9. Apr 26, 2007 #8

    nrqed

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    Wait...


    Omega is still a variable here. You want to rewrite the hamiltonian in terms of L and constants only.
     
  10. Apr 26, 2007 #9
    L^I*omega;

    L^2=I^2*omega^2
    OR
    L^2/I=I*omega^2=Ho
    yes?
     
  11. Apr 26, 2007 #10

    nrqed

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    Yes
    Not quite (that's not H_0) but you are just missing a factor of 1/2

    After that, what you said in your previous post was right...The eigenstates of your Hamiltonian will be the same as the eigenstates of [itex] L^2 [/itex] and the energies will be the eigenvalues of [itex] L^2 [/itex] multiplied by 1/(2 I). So your unperturbed system is now solved.
     
  12. Apr 26, 2007 #11
    H0=l^2/2*i?
     
  13. Apr 26, 2007 #12
    H=L^2/(2I)-PEcosφ is the correct unperturbed Hamiltonian.

    now i have H=L^2/2I-PEcosφ

    i know L^2 has l(l+1)hbar^2 for its eigevalues but what do i do with the H' term?

    again thanks for the help this problem is due Tomorrow!
     
  14. Apr 26, 2007 #13
    ok i got it!!! (i hope!)
    E(l,m)=(l(l+1)hbar^2/(2*I))-m*hbar!!!
    VIOLA!
    now i have to plug into the degenerate perturbation theory
    cheers
    nate
     
  15. Apr 26, 2007 #14

    nrqed

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    :confused: I don't think that the electric field piece shoul dbe there at all in the unperturbed energy. You should only have the first part on the left (andI don't know how you could get [itex] - m \hbar [/itex] )
     
  16. Apr 26, 2007 #15
    so its just (l(l+1)hbar^2/(2*I)?
     
  17. Apr 26, 2007 #16

    nrqed

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    Yes, this is the unperturbed energy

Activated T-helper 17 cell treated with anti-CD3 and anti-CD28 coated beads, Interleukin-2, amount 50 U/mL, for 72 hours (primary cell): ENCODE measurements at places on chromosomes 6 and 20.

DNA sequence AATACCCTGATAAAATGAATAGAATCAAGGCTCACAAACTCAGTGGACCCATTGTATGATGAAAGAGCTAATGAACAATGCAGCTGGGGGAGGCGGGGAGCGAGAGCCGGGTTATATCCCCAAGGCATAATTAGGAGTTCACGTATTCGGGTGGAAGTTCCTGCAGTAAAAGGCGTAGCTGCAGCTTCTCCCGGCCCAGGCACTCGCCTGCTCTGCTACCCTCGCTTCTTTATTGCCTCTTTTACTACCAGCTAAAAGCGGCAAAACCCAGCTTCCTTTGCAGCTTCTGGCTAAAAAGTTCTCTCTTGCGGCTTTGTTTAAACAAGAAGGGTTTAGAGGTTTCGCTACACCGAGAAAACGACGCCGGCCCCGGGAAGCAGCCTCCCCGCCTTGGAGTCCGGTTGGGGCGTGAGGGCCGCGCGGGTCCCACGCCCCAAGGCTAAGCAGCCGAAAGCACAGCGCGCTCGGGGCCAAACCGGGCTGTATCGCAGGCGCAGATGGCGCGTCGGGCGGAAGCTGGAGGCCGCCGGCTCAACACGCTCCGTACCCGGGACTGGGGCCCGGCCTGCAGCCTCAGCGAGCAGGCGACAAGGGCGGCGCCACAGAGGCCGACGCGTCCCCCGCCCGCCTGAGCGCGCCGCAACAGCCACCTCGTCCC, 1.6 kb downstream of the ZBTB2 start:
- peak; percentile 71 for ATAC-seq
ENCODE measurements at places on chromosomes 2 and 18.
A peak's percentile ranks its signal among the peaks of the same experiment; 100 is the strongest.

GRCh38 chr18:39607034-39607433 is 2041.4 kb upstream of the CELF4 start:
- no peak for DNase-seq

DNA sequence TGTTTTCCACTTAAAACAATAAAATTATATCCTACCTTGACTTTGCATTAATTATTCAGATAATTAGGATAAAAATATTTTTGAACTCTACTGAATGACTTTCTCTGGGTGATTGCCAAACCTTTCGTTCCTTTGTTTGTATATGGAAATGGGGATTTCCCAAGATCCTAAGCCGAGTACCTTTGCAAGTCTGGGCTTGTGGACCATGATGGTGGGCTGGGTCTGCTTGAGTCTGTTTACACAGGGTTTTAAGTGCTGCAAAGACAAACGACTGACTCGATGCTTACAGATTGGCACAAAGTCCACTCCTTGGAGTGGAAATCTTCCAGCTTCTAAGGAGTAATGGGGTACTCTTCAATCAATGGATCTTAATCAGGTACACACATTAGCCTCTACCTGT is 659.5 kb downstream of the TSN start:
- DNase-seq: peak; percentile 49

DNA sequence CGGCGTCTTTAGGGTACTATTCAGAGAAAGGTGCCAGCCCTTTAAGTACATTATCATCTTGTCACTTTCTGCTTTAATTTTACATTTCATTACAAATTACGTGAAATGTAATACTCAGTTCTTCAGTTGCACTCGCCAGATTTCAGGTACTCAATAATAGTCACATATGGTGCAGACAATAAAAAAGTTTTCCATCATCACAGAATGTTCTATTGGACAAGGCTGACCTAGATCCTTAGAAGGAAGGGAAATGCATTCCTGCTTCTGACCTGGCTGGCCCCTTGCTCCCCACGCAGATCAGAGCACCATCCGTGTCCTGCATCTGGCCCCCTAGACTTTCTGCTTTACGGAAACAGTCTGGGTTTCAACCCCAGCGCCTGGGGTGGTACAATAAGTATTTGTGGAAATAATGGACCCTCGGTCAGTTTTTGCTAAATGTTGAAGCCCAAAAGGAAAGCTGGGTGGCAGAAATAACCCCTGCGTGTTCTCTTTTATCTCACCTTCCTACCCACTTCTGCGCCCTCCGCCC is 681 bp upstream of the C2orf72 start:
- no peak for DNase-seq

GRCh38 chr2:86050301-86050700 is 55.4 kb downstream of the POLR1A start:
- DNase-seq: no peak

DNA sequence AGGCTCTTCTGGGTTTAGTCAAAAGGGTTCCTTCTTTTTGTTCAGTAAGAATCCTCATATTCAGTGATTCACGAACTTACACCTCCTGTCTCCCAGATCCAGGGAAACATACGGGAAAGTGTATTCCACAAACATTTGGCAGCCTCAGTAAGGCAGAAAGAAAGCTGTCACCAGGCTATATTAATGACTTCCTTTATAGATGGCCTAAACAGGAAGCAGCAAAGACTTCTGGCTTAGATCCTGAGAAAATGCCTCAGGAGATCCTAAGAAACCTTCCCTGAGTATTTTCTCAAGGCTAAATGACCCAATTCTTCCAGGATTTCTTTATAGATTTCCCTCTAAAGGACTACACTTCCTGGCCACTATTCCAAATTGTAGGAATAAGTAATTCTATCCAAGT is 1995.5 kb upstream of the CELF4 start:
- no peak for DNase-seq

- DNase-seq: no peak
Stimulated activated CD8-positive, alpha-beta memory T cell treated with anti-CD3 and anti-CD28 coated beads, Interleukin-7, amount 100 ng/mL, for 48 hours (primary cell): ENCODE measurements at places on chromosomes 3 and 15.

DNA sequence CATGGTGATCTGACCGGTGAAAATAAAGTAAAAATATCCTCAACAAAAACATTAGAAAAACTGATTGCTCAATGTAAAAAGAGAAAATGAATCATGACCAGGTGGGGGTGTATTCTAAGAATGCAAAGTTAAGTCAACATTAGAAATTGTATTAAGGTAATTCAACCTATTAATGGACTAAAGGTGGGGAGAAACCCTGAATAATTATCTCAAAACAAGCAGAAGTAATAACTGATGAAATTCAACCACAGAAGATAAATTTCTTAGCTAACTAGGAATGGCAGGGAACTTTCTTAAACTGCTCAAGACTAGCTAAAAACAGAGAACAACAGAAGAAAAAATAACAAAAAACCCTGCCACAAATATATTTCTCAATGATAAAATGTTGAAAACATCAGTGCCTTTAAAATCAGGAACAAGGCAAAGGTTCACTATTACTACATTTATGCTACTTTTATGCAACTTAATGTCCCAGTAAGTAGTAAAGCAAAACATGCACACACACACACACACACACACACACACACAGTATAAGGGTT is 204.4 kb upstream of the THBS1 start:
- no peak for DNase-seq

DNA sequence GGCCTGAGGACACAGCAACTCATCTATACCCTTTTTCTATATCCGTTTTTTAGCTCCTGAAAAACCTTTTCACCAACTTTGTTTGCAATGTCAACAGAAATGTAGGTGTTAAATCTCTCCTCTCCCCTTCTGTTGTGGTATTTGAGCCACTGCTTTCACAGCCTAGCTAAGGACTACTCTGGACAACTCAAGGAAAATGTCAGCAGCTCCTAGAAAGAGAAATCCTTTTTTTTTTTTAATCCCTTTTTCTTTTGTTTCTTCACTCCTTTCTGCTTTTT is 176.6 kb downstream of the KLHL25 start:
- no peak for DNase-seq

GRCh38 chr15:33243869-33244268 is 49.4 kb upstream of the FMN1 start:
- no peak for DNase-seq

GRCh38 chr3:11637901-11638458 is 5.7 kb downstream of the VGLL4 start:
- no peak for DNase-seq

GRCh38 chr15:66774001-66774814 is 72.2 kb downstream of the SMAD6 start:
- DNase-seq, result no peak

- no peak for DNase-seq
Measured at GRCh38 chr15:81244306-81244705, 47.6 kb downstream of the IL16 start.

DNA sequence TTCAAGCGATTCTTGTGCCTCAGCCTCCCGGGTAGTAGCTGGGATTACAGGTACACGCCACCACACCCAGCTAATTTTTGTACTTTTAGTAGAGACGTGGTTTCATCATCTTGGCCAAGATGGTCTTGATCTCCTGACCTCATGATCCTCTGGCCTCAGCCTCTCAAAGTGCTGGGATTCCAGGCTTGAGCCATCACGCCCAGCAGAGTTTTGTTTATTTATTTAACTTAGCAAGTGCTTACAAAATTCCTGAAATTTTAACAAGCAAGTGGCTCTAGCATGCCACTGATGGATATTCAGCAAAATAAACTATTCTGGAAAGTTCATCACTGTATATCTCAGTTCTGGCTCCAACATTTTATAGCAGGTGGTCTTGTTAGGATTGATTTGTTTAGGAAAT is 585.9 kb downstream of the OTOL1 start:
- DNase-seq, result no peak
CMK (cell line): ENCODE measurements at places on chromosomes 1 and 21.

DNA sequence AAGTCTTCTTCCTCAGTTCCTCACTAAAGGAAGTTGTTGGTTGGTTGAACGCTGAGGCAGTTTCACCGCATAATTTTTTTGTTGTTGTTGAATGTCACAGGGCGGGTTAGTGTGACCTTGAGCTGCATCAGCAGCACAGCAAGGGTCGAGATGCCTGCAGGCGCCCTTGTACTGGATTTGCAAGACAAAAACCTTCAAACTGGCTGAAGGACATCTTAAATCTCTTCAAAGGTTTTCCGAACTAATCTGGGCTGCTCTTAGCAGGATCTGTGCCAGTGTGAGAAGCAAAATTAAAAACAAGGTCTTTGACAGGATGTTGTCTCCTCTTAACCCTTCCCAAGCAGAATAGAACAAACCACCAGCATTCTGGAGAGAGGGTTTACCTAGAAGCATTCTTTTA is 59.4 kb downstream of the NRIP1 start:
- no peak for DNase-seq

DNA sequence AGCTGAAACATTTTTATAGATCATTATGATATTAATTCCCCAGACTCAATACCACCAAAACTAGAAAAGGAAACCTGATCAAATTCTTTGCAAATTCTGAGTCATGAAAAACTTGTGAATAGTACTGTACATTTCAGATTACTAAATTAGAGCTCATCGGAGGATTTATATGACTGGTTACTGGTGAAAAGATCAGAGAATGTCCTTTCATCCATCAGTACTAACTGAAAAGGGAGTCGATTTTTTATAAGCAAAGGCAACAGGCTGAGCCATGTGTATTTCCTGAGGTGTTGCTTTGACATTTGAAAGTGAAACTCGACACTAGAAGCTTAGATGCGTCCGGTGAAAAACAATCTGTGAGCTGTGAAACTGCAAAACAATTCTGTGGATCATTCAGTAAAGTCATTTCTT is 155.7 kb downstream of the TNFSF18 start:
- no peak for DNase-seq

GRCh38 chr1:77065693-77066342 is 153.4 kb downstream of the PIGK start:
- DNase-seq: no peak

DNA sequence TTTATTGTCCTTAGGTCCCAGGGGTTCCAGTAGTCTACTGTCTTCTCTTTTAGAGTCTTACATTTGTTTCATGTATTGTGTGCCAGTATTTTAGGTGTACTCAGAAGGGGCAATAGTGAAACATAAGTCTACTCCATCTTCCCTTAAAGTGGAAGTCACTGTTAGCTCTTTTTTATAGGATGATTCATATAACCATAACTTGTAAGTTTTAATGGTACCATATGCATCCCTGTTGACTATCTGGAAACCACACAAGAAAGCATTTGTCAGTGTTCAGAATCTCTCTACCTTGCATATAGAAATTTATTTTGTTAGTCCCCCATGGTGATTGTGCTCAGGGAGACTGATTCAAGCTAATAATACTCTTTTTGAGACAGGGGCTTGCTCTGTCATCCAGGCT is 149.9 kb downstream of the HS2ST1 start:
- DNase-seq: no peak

18. Apr 28, 2007 #17
    anyone still with me on this problem?

    i need to find the solutions for 1st order perturbation for this (degenerate) system!

    ouch!

    I have as the eigenenergies E(l,m)=l(l+1)*hbar^2/(2*I)

    now how do i use denegerate perturbation theory to solve for the 1st order

    correction to an eigenstate?!?!

    i assume |lm> as the notation for eigenstate (eigenvector) for angular

    momentum operator L^2|lm>=l(l+1)*hbar^2|lm> and Lz|lm>=m*hbar|lm>

    HELP if u can, as i am spinning my wheels (rotors?!) at this point (haha, pun VERY intended lol)
     
  19. Apr 28, 2007 #18

    nrqed

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    You have to write the perturbation hamiltonian in a usable form so that the matrix element [itex] <l'm'| H_{pert} |l,m>[/itex] may be easily computed.

    Your perturbation hamiltonian is proportional to [itex] cos (\phi) [/itex] . The best thing to do probably is to rewrite this in terms of the ladder operators [itex] L_+ [/itex] and [itex] L_- [/itex]. Then the expectation values will be easy to calculate.
     
  20. Apr 30, 2007 #19
    got some of it! (i hope!)

    ok, i assume my question is a tough one, or that no one really understands

    what i am asking!

    :biggrin:

    here is what i have so far

    1st i need B in spherical coordinates

    aside from that i am using B=B0x+B0y+B0z in cartesian coordinates

    say the B-field is in the +x direction, i.e., B=B0x

    the interaction of the spin 1/2 particle( i assume electron) with the magnetic

    field is due to the magnetic

    dipole moment μ=(2*e*B0/m*c)*S ,where S is the spin vector (Sx,Sy,Sz)

    therefore μ=(2*e*B0/m*c)*Sx

    the Hamiltonian is 2*e*B0/(m*c)*Sx

    where Sx is the x-component of the spin vector

    if in the z-direction, its the same, just replace Sx with Sz etc....

    since i have to find the polarization direction <σ> (just the expectation value

    of σ) of the electron at time t>0, i assume i have to use the

    TIME_DEPENDENT S.E. -i*hbar(∂|ψ>/∂t)=H|ψ>

    hoes it looking so far? lol!
     
  21. Apr 30, 2007 #20
    oops!
    I need to move my last post to a different problem, but thank you nrqed (is

    the qed stand for what i think it does ) i thought that the ladder ops would be

    important for the states |l'm'>

    let me see what i can work out

    cheers
    nate